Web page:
Farmers Almanac
The Farmers Almanac
BUY The 2018 Almanac NOW!

Freezing one day, warm the next? What’s up?

Share on Facebook Share on Twitter Add to Google+ Share on Pinterest Subscribe by Email Print This Post
Freezing one day, warm the next? What’s up?

Today it’s supposed to reach 47 degrees at Farmers’ Almanac’s headquarters in Lewiston, Maine. Tomorrow the high expected is 17 with a wind chill of -3. Yes Virginia, winter is back.

But what’s with these extreme temperature extremes? Are they normal?

It has certainly been a while since we have seen this type of weather pattern. A polar vortex (an upper-level storm system) currently predominates over north-central Canada and is funneling very cold air down from the polar regions and directing it toward the central and eastern sections of Canada and the US. Such wild swings of thermometer are a bit unusual, though not particularly rare.  We had a few of these episodes between 1995 and 2005.

Looking back a bit more, you may remember: Groundhog Day 1976 and January 28, 1977.  In the first case, frigid Arctic air met up with a storm moving along the Eastern Seaboard during the early morning hours.  When the cold air mixed into the warm/moist circulation of the storm, it was like pumping it with steroids; the storm literally exploded (what meteorologists refer to as “bombogenisis”). In the process it pulled very cold air down from northern Canada.  New Yorkers who were up at the crack of dawn that morning saw rain and 45-degrees.  Three hours later, it was snowing heavily and the temperature had dropped to 15!  After another three hours, there wasn’t a cloud in the sky and yet despite dazzling sunshine, the temperature was 5, and with winds gusting to 40 m.p.h., it felt more like 20 below zero.

(Continued Below)

The 1977 case was somewhat similar to what we are about to experience: A sharp cold front swept across the Northeast and dropped temperatures precipitously in just a few hours.  In Buffalo, NY, and parts of the Ohio Valley, the lake-effect snows created severe blizzard conditions, in some parts of Buffalo, the snow depths that resulted were on the order of 3 to 5 feet!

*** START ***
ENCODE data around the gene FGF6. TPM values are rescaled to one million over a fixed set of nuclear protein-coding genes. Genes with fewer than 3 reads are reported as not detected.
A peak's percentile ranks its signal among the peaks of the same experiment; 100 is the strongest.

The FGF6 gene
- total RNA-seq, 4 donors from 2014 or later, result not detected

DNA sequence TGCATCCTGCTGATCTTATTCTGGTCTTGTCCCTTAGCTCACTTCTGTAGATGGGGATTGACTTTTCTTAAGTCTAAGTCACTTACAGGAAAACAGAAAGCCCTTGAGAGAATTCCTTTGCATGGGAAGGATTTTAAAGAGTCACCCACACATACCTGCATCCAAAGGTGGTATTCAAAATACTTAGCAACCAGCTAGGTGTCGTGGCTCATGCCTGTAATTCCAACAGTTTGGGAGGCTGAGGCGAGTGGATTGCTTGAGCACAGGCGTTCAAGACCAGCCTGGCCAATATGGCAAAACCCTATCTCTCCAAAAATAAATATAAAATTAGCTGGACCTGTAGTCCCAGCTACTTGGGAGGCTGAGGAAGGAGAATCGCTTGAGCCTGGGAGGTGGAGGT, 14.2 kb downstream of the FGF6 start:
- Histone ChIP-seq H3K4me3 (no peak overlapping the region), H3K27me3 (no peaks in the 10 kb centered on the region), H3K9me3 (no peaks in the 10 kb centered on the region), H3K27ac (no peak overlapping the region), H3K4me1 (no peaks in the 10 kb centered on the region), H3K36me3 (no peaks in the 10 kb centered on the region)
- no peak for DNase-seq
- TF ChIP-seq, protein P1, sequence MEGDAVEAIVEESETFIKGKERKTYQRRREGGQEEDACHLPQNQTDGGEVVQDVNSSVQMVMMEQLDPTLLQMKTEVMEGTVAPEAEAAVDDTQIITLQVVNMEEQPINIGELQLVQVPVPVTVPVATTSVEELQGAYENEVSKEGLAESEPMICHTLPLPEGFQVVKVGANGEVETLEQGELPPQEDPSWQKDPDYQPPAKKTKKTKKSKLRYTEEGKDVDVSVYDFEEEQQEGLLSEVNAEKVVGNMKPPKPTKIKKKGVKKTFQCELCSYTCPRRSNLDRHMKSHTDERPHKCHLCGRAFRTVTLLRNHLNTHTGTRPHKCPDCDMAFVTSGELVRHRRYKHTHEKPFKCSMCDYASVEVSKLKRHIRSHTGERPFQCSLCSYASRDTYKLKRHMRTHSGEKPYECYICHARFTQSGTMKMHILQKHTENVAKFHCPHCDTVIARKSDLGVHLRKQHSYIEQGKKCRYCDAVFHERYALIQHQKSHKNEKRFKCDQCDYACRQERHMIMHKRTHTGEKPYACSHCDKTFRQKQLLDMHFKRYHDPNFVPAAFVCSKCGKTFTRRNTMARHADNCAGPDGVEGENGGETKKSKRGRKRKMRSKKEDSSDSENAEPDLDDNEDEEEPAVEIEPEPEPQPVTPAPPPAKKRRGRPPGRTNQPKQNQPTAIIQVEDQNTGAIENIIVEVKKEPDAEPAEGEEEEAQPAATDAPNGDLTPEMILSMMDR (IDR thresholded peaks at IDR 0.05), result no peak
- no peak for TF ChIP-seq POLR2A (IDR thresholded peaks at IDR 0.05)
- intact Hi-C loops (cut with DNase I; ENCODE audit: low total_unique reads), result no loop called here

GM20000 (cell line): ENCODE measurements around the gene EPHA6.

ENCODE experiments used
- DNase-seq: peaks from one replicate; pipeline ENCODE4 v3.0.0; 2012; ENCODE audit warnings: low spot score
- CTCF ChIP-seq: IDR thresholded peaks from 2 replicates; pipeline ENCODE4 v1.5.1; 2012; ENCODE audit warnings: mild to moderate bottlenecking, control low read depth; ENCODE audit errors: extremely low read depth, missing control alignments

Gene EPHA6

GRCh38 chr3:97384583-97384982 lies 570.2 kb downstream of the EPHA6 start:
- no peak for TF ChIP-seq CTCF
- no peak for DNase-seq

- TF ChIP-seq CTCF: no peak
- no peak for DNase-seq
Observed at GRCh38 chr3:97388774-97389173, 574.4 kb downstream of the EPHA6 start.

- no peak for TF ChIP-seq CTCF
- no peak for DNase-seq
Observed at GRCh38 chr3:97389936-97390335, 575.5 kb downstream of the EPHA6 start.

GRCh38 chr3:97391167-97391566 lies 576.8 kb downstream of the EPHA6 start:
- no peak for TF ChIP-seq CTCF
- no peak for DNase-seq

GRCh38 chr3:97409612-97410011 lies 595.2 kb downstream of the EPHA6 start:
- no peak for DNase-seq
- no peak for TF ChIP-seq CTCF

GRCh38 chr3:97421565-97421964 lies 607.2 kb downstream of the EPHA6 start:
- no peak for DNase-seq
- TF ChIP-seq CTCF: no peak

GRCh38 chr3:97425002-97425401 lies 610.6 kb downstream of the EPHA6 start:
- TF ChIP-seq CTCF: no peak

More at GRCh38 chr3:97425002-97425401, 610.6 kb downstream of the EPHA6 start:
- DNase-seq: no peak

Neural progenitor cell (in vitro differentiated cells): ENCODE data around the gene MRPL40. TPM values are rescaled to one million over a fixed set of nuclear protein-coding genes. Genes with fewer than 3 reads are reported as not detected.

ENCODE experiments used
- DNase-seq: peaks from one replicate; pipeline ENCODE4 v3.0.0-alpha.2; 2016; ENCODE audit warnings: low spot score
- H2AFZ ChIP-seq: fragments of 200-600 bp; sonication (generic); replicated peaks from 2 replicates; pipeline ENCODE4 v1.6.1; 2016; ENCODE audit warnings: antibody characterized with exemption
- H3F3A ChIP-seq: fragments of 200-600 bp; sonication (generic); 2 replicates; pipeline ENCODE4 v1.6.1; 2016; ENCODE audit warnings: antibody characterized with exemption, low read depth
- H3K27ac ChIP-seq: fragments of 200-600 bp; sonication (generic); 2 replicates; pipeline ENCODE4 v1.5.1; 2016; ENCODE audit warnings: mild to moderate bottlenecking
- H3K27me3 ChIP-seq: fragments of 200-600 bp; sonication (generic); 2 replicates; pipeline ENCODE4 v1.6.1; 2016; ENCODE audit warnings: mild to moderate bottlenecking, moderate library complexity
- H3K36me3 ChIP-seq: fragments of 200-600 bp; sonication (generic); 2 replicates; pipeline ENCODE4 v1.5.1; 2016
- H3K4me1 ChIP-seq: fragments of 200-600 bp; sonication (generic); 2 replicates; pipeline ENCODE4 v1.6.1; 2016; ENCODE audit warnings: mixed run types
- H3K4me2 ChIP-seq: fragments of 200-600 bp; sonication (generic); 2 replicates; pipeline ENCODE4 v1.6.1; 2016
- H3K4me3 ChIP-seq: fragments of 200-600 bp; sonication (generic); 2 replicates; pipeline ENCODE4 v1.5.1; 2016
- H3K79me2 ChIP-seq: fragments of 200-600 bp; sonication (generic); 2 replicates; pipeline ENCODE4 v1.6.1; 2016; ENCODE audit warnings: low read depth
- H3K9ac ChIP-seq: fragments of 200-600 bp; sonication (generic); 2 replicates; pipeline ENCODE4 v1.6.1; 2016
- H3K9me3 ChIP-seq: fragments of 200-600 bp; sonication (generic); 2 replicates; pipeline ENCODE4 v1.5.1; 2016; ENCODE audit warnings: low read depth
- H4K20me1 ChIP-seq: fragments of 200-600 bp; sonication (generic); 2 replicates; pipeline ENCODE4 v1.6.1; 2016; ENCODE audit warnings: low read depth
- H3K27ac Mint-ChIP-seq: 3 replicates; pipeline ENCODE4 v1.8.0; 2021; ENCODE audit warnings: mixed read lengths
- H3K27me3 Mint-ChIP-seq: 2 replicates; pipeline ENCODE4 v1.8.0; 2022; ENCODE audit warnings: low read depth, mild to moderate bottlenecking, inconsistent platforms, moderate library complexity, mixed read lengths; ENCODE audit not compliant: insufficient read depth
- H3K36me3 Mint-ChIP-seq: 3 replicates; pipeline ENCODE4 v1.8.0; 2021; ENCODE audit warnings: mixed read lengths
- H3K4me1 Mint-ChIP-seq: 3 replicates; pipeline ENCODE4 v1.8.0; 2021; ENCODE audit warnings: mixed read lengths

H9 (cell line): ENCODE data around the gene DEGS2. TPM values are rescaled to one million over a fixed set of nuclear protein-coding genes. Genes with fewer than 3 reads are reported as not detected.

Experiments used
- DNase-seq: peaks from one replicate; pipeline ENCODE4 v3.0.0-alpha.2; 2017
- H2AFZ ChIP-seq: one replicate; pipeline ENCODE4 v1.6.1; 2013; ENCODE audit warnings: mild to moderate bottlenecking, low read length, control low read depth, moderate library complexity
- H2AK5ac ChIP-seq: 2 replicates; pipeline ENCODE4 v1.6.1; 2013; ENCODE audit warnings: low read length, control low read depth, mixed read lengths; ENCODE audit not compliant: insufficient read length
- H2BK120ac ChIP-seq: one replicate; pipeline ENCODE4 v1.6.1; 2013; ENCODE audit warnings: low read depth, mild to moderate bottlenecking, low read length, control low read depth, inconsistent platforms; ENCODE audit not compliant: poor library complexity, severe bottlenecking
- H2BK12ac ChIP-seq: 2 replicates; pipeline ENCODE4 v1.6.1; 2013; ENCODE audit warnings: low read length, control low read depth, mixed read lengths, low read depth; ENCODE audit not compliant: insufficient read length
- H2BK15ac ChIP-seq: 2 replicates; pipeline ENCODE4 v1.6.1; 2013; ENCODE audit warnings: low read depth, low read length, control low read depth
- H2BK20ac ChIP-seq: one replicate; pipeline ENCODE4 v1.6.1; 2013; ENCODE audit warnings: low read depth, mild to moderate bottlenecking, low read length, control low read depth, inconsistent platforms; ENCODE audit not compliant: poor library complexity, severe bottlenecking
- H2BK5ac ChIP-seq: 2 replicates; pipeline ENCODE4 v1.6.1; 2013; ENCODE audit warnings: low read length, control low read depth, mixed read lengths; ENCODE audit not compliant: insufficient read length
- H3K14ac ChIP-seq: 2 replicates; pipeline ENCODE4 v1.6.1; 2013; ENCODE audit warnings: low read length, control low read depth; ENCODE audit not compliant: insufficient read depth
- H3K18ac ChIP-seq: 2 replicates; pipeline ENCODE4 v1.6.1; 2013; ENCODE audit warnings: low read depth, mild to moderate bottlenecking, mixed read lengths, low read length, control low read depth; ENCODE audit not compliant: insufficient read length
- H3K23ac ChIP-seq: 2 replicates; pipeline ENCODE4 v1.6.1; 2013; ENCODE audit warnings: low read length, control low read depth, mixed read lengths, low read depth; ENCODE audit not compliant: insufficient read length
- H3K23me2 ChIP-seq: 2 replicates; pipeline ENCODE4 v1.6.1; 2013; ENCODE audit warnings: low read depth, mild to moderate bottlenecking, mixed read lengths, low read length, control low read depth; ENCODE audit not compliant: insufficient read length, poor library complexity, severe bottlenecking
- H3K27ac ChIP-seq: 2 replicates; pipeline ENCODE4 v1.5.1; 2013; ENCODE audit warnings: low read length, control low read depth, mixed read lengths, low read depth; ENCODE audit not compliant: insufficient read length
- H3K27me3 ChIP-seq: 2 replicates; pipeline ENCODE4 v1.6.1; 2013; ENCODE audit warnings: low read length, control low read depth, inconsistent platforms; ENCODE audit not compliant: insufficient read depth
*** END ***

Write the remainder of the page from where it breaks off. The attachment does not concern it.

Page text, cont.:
For all those who had said going into this winter season that we don’t seem to see any “Old Fashioned Winters” anymore, we would like to remind you that we’re in the midst of one both in the US and Canada (which we did predict, by the way)!

So while these swings are odd, they do happen. But on a positive note, a protracted spell of milder weather will be settling in for a good portion of the country, (hopefully warming up for parts of Canada too) beginning later this week and will continue into much of next week; call it an early January thaw.

Articles you might also like...


1 Micha Dee { 02.20.14 at 7:26 am }

After 2 rounds with the polar vortex, 51 degrees with torrential downpour today just to have the polar vortex return at the end of the week. I think we are losing the battle here in NWI!

2 Jenny B { 01.07.14 at 12:25 am }

Here in the Central Valley we are having no winter whatsoever! No rain or much depended on snow pack! The air is horrid with a wicked inversion layer. Very scary and what will our summer be like? Nothing has turned green which means no grazing pastures! Bad for all agraculture here as well

3 debra edge { 01.06.14 at 11:09 pm }

Today in Georgia is going to be 17 and 7 which were not use to and wished it would snow instead.

4 BD { 01.06.14 at 5:10 pm }

We are not all that warm today. 5 tonight in northern Alabama with – wind chills! Very cold for Alabama.

5 Suzi D { 01.06.14 at 5:00 pm }

I just can’t take this anymore! I want my warm Alabama back!

6 SALMA { 01.06.14 at 4:55 pm }


Leave a Comment

Note: Comments that further the discussion of the above content are likely to be approved. Those comments that are vague or are simply submitted in order to promote a product, service or web site, although not necessarily considered "spam," are generally not approved.

If you notice a hole in the upper left-hand corner of your Farmers' Almanac, don't return it to the store! That hole isn't a defect; it's a part of history. Starting with the first edition of the Farmers' Almanac in 1818, readers used to nail holes into the corners to hang it up in their homes, barns, and outhouses (to provide both reading material and toilet paper). In 1919, the Almanac's publishers began pre-drilling holes in the corners to make it even easier for readers to keep all of that invaluable information (and paper) handy.

Spring Is Here – Sign Up Today!

The Farmers' Almanac is a gardener's best friend. Get 365 days of access to our online weather and gardening calendars + a copy of the 2017 Almanac
for only $13.99 $11.99!

Subscribe Today »